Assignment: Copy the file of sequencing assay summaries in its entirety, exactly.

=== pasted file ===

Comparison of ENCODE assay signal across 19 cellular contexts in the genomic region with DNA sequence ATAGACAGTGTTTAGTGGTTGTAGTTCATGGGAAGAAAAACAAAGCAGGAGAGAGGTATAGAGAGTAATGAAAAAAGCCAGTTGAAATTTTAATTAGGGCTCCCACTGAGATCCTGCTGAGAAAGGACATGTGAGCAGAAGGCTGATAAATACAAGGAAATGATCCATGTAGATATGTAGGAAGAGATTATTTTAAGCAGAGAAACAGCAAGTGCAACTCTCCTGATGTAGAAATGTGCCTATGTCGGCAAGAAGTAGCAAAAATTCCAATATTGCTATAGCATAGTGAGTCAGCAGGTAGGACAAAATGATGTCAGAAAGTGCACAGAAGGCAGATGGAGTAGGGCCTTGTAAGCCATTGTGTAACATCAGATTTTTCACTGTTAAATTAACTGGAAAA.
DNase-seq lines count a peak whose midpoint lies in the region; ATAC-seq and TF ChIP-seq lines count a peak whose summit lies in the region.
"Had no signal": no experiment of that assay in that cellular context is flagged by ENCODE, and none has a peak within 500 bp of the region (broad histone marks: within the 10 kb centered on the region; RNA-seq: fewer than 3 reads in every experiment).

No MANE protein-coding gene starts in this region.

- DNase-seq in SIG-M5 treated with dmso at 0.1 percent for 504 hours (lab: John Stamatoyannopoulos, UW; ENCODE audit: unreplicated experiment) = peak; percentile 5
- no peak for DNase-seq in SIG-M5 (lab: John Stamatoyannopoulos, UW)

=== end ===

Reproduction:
Comparison of ENCODE assay signal across 19 cellular contexts in the genomic region with DNA sequence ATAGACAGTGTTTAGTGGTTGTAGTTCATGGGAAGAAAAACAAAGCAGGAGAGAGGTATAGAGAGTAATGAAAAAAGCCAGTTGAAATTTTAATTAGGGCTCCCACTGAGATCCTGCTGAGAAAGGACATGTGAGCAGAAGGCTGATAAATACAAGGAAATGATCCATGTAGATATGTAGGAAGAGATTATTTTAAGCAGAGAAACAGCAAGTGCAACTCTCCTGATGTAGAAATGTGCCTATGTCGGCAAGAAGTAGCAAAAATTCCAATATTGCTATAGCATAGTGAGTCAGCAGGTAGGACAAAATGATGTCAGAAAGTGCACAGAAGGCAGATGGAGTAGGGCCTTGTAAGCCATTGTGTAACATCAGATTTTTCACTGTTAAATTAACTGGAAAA.
DNase-seq lines count a peak whose midpoint lies in the region; ATAC-seq and TF ChIP-seq lines count a peak whose summit lies in the region.
"Had no signal": no experiment of that assay in that cellular context is flagged by ENCODE, and none has a peak within 500 bp of the region (broad histone marks: within the 10 kb centered on the region; RNA-seq: fewer than 3 reads in every experiment).

No MANE protein-coding gene starts in this region.

- DNase-seq in SIG-M5 treated with dmso at 0.1 percent for 504 hours (lab: John Stamatoyannopoulos, UW; ENCODE audit: unreplicated experiment) = peak; percentile 5
- no peak for DNase-seq in SIG-M5 (lab: John Stamatoyannopoulos, UW)